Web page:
I think assuming that the artist’s intentions or opinions of his own work define the work’s meaning is a mistake. In response to the discussions of symbolism in The Old Man and the Sea, Hemingway said something to the effect of “No good book has ever been written that has in it symbols arrived at beforehand and stuck in. I tried to make a real old man, a real boy, a real sea and a real fish and real sharks. But if I made them good and true they would mean many things. ”

    Perhaps Fincher did not mean to say anything profound about a generation and did not have earth-shattering intentions, but, in my opinion at least, the skill with which he speaks the truth about a period of time and a person who may potentially be the most influential person of his generation, has, in fact, made a more profound statement on the state of my generation and the future of our social lives than anyone else could.

  • 24 1-13-2011 at 2:05 pm

    AJ said...

    This is nothing new. Fincher, Sorkin, and even the actors continuously have said this movie did not start off with the intent to say anything about the internet age or this generation. Sorkin wanted to revisit old story telling. Fincher was solely interested in Zuckerberg. But I don’t think any movie sets off trying to be the zeitgeist movie. Those interpretations always come from outside forces.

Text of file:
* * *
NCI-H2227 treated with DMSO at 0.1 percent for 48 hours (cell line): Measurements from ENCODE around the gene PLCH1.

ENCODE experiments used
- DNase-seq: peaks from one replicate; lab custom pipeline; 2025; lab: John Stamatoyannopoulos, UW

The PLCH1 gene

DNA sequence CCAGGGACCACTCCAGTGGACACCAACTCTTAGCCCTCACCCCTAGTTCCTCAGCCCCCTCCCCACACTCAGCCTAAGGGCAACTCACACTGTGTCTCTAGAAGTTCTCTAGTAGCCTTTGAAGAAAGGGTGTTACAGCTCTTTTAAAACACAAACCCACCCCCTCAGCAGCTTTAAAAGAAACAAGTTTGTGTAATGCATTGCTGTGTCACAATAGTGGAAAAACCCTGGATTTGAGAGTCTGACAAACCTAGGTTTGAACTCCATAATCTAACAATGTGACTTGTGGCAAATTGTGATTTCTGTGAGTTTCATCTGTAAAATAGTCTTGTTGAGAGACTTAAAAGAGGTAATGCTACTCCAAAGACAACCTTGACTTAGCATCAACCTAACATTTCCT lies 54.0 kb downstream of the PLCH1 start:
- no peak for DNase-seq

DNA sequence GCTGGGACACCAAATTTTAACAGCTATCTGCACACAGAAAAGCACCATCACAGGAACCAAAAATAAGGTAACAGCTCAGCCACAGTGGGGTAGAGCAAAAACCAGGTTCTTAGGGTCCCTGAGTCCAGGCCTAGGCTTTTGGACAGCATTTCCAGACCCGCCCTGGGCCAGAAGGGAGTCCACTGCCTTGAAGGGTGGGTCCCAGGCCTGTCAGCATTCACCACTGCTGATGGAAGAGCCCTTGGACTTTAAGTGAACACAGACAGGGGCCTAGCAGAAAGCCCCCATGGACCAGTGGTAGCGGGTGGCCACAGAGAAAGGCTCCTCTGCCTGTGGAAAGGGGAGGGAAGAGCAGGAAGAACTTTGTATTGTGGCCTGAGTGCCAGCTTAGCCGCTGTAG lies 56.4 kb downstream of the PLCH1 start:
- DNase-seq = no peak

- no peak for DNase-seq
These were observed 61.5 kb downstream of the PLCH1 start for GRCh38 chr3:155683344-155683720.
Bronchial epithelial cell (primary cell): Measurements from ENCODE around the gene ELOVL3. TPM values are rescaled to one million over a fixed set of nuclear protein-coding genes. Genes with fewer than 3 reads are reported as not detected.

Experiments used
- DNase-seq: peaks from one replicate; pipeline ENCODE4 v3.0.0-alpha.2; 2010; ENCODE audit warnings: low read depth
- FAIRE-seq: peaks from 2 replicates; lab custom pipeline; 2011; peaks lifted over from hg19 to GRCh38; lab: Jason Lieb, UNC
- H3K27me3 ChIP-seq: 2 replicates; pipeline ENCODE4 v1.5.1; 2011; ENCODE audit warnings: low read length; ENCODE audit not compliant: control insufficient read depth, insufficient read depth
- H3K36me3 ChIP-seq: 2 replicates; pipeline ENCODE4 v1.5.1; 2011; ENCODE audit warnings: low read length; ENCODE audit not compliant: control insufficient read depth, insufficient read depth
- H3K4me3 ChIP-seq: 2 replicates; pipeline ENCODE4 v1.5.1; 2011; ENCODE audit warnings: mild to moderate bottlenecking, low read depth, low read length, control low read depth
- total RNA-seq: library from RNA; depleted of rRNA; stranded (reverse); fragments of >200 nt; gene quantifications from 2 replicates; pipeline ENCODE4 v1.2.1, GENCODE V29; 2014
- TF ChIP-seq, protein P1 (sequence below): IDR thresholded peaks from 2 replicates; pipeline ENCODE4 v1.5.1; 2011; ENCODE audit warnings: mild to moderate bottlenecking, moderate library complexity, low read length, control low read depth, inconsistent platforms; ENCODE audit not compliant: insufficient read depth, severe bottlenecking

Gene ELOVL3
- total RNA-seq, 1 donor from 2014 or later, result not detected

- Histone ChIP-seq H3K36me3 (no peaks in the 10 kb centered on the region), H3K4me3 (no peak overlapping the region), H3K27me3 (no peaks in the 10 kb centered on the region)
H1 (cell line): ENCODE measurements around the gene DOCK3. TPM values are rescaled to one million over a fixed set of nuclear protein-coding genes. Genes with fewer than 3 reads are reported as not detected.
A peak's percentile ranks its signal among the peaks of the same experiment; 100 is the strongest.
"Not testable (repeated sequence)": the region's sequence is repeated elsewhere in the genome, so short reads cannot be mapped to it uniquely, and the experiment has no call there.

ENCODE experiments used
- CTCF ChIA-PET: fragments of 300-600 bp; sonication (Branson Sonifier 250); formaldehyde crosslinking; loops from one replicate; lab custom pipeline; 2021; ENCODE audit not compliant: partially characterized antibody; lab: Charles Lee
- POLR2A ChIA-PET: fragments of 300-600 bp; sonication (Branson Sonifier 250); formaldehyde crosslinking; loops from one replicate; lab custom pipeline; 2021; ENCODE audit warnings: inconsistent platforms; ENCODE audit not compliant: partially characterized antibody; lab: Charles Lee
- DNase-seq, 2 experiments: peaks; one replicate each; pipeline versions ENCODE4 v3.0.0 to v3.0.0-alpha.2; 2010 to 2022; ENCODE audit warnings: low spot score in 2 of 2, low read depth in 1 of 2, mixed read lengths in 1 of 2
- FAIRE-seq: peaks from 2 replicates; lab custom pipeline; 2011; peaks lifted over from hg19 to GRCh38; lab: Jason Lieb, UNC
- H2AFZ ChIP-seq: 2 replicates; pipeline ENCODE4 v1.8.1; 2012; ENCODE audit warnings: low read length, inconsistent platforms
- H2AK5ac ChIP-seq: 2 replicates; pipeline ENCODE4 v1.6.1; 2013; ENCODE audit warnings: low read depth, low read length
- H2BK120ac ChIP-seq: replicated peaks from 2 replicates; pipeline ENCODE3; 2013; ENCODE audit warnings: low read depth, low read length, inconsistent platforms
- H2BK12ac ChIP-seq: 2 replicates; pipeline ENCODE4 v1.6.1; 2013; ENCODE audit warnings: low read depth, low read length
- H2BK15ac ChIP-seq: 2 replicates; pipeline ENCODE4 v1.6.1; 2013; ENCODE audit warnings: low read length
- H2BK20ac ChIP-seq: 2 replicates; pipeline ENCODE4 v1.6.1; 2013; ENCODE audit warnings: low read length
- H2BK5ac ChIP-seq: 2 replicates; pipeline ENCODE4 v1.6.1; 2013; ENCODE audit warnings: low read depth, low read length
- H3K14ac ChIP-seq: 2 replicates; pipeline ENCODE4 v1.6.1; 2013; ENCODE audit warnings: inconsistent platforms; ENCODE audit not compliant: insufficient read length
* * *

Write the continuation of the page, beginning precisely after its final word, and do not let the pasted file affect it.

Anyway, read the full article and it’s quite clear why Fincher feels that way. Like Scott Rudin says, he’s an anarchist and overbearing praise goes against his nature. And it’s funny him saying TSN is not as important because nobody dies in it but it’s obvious Zodiac is his special project and nothing can compare to it in his mind.

  • 25 1-13-2011 at 2:17 pm

    Speaking English said...

    Yeah, whatever. I guess I’ll just equate this to the Coens saying their films don’t have any meaning.

    Okay.

  • 26 1-13-2011 at 2:39 pm

    daveylow said...

    I liked The Social Network a lot but I’m quite a bit older than the characters in the film I could not relate to it as “a film of my generation.”

    And it’s not one of those films I’ll watch again and again, mainly because some of the characters are so irritating.

    I do admire Fincher’s Zodiac more. It was his first film that made me see why he had these fanboys.

  • 27 1-13-2011 at 3:50 pm

    ninja said...

    I love this guy! He`s 100% right. This movie is nothing earth shattering and considering he should`ve won for earth shattering stuff like Se7en, Fight Club and Zodiac (all three standing the test of time remarkably well), sounds like he feels this would be make-up win or something. Like, I`m going to win for THIS? Huh?

    Anyway, I`m rooting for him to make an awesome GWTDT remake. Swedish movie was so by the numbers but Fincher is changing stuff (yay!) and Mara looks spot on Salander, even more so than Rapace.

  • 28 1-13-2011 at 6:45 pm

    Otto said...

    The guys over at Awards Daily should read the statement.

  • 29 1-13-2011 at 8:32 pm

    André said...

    I think it´s very difficult to be totally objective about one´s own artistic output. hell, I find it difficult do be like that about my crappy college films! Fincher seems to be a guy who gets uncomfortable when praised, even when he deserves it.

    I agree to disagree with him… even though he doesn´t seem to think so, I think his latest is a masterpiece – his second, IMO, after Se7en (sorry, I did something to my laptop and lost the command to quotation marks).